A Book Review by Stephany Steggall
The second in Tinteán‘s series of re-readings of Thomas Keneally’s fiction.
Thomas Keneally: Towards Asmara (Hodder & Stoughton, London 1989; To Asmara in the US edition
‘I have been commissioned by my publishers to write a book concerning the politics of famine in the world. My idea is to examine the way that politics, both international and local, impinge on the welfare of particular peoples, and I know that nowhere is that impact more visible than in Eritrea. I would be very grateful to your [Eritrean] Relief Committee if they could make it possible for me to visit Eritrea at my own expense…’
Thomas Keneally was granted the permission he sought and so began the novel titled Towards Asmara. He embarked on several weeks of research in Eritrea. Keneally always had a queue of books lined up to write, but at this time he was looking for a story large enough to follow Schindler’s List – much was expected of the winner of the Booker Prize (1982). After a couple of less impressive novels he hoped that the book about Eritrea would capture the critics’ approval. This was, in the words of the main character Darcy, ‘a rehabilitative journey’.
Keneally filled many tapes and notebooks living in the society he described as ‘the most remarkable on earth’. Like Darcy, he was besotted with a people to whom he could not belong; intrigued by the inventiveness and stoic determination of the Eritrean People’s Liberation Front (EPLF) whose war with Ethiopia spanned three decades. Perhaps this fascination overwhelmed the novel he wrote; the novelist was hypnotised by what he experienced.
The book requires a second, even a third reading, like much of Keneally’s fiction, to determine what he intended the story to be. In the first draft he put in too much, making the book a documentary rather than an absorbing work of fiction; he wrote several more drafts before he was satisfied that the characters had taken over. ‘So you will write about the war or the hunger?’ asked the character, Christine. ‘About everything I find,’ replied Darcy.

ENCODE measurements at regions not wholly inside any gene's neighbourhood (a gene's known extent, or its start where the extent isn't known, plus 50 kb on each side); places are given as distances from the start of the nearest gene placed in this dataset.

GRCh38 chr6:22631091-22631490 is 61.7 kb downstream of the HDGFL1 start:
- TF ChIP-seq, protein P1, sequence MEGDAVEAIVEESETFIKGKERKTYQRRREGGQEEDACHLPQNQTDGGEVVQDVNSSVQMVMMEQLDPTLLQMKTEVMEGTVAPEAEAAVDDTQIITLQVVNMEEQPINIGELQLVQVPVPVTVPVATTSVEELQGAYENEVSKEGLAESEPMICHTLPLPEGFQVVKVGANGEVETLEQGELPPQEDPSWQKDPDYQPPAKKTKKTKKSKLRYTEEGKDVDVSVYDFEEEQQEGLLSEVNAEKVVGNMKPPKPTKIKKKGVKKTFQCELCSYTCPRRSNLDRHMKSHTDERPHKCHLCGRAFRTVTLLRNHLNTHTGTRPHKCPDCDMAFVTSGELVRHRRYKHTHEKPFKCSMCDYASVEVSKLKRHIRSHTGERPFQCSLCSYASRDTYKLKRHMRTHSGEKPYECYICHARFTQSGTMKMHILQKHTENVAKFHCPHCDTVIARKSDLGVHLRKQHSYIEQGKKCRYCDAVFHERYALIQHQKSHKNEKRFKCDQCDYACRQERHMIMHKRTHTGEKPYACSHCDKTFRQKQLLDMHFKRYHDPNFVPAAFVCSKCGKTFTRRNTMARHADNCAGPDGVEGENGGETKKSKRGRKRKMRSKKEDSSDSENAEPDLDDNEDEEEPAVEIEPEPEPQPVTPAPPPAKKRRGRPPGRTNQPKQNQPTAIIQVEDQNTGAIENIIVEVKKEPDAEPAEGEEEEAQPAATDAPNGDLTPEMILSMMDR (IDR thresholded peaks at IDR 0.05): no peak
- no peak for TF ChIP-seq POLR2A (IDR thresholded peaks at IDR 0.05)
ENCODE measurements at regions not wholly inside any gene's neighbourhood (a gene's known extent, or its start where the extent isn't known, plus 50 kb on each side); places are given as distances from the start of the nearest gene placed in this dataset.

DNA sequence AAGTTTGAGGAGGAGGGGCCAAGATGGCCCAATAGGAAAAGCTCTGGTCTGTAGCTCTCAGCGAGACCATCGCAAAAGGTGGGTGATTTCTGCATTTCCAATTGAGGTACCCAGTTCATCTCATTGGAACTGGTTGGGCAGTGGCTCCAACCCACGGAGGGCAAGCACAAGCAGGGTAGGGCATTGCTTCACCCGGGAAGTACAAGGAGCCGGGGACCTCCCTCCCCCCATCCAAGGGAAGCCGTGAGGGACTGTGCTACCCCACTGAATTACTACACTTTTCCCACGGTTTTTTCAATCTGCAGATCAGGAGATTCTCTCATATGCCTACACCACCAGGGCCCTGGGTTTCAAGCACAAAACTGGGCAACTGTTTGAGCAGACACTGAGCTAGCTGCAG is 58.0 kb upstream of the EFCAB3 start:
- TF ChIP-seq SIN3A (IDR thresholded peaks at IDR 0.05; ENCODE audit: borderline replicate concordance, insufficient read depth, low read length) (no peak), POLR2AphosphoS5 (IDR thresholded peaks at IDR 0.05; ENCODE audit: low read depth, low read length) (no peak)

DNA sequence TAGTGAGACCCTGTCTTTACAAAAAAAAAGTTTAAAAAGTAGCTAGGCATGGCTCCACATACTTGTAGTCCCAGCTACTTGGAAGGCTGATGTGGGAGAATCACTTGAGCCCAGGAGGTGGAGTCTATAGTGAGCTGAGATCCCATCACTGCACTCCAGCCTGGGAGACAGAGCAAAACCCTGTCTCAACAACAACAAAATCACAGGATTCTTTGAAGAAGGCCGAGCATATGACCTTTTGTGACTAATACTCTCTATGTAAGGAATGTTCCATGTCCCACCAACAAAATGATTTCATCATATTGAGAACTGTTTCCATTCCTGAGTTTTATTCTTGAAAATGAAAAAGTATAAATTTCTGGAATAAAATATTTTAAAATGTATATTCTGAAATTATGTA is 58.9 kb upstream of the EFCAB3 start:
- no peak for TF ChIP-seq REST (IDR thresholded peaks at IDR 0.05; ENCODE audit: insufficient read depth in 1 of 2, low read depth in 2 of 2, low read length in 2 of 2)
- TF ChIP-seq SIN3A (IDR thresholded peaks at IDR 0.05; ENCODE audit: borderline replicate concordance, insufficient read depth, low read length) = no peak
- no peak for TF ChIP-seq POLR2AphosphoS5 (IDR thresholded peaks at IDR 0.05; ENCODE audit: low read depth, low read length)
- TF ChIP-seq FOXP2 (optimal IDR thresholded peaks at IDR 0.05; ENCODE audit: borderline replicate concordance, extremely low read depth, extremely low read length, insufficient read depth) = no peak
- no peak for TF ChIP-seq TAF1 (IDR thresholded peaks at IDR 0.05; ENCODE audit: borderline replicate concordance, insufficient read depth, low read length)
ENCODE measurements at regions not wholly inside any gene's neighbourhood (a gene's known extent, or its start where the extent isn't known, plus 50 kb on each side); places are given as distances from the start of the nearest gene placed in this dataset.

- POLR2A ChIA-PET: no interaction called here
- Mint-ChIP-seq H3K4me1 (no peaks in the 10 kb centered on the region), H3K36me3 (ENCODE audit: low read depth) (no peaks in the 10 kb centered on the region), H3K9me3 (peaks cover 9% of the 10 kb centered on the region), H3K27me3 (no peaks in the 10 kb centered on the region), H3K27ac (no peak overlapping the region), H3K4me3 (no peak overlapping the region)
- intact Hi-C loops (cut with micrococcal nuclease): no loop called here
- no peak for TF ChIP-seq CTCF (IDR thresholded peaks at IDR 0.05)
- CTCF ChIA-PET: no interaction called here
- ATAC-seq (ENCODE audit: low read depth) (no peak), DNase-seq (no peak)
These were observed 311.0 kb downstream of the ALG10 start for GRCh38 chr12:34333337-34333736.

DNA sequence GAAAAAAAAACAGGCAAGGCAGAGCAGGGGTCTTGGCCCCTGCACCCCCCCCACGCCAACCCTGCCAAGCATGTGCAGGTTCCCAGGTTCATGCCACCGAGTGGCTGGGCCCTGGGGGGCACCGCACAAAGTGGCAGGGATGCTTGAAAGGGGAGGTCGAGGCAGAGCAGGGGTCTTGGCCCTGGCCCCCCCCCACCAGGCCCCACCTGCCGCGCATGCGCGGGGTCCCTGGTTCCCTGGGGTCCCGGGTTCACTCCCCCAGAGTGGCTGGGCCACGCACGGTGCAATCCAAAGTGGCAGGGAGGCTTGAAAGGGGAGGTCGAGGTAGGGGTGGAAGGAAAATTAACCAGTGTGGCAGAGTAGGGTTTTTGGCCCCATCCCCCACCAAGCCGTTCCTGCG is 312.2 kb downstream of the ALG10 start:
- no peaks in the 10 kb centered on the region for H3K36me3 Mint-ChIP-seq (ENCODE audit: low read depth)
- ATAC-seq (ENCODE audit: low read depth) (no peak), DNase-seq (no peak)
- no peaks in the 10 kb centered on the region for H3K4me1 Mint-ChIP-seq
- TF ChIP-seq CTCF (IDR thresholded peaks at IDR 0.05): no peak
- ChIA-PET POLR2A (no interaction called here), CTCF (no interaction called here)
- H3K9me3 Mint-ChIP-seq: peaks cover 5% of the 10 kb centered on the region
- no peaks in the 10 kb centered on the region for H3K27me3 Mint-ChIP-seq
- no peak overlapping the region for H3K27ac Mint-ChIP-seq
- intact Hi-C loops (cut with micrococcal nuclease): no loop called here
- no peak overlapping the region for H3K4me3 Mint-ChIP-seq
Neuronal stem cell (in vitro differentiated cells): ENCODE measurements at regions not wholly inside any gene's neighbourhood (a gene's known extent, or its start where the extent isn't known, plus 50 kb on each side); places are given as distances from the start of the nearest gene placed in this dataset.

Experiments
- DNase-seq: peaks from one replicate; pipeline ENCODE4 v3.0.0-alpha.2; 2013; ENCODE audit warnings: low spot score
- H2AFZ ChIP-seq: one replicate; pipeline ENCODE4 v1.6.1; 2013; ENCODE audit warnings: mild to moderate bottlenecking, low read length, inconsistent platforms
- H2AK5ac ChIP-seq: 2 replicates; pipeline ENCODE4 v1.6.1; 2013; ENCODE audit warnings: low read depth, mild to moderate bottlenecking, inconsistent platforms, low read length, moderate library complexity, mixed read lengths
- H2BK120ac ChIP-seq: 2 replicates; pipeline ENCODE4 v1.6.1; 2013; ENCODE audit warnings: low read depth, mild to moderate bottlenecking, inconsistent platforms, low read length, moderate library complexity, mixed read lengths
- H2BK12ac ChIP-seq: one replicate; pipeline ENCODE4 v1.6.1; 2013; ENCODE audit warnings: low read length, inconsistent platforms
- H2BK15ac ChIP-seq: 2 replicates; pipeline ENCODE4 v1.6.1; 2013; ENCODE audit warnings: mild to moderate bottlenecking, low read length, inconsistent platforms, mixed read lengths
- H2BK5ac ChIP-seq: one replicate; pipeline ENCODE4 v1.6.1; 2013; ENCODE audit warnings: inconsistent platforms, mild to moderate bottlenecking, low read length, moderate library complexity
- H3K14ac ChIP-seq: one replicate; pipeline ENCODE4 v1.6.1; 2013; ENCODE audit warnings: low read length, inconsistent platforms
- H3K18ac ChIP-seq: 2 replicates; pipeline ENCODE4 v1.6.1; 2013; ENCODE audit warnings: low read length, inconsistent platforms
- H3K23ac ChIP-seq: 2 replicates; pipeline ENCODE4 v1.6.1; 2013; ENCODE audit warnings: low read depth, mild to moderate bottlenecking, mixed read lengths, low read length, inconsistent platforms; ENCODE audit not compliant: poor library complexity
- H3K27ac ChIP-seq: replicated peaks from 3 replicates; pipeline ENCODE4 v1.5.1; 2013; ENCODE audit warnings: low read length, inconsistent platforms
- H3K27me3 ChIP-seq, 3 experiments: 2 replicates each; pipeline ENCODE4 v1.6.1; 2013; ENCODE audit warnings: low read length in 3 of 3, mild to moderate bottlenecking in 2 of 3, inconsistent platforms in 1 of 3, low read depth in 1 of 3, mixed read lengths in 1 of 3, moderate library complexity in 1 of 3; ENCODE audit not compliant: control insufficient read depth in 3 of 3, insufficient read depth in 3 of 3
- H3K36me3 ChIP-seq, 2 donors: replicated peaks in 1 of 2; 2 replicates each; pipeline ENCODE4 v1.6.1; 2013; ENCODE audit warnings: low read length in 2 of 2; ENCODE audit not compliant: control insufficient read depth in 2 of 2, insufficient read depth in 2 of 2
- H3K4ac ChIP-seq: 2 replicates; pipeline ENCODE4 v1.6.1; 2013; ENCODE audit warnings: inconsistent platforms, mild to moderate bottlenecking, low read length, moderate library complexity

This is the difficulty, not satisfactorily resolved in Towards Asmara. The fictional and personal intersections become blurred; the narrative reads like a journal or diary such as the surly ‘spy’ Henry kept; the characters, companions on this odyssey to the capital city of Asmara, share their story with Darcy’s frequent diversions in thought to his estranged wife living in a remote Australian indigenous settlement. The characters represent the types encountered in a traveller’s tale: Darcy the Australian lawyer/journalist needs a story to vindicate his unsettled life [Keneally himself?]; young Frenchwoman Christine is searching for an absent father; English Lady Julia is pursuing a ’cause’ (eradication of the practice of female genital mutilation); American Mark Henry is an unpleasant, unhappy companion on the journey. Along with a couple of other less prominent characters, they possibly also represent the various countries or groups with vested interests in Eritrea, a country largely ignored for a long time by the outside world.
The travellers meet Eritrean ‘types’ along the way, including elusive Tessfaha, first met in London, who encourages Darcy to go to Eritrea and pursue the claims of a plaintive rock singer [aka Bob Geldof] outraged by the bombing of aid trucks; the energetic and apologetic guide Moka; the Ethiopian military man Fada, a prisoner-of-war in Eritrea; and Amna, beautiful and graceful like the Eritrean women so much admired by Keneally. They provide the closely observed details of the war and the people, testifying that ‘we are not an uncultivated people. Politics have done this to us.’
While Towards Asmara may not have realised its potential, its concern with the cause and consequences of drought and famine is better understood in Keneally’s non-fiction titles. In Three Famines (2010) he argues compellingly that the great famines in Ireland, the Horn of Africa and Bengal were caused not only by the failure of potato, rice and teff (or wheat) crops, but by ideologies, government incompetence and diversion of resources to war. In other words, politics.
The big story, The Great Shame, began with Keneally’s observation to one of his editors: ‘People come up to me all the time to talk about Schindler’s List. It really is a shame that I’ve never written about my own people. Everyone thinks it was the Famine that caused the great Irish migration. In fact, it was the politics of the British.’ He suggested an alternative title, The Halving of Ireland because of the near halving of the Irish population between 1840 and 1880. The chosen title, The Great Shame: A Story of the Irish in the Old World and the New (1998) is significant to its author, proud of his Irish heritage. The book is one of his best and most successful, deserving of a Nobel Prize. Some Keneally believers had hoped Towards Asmara would win the award, which has eluded him so far.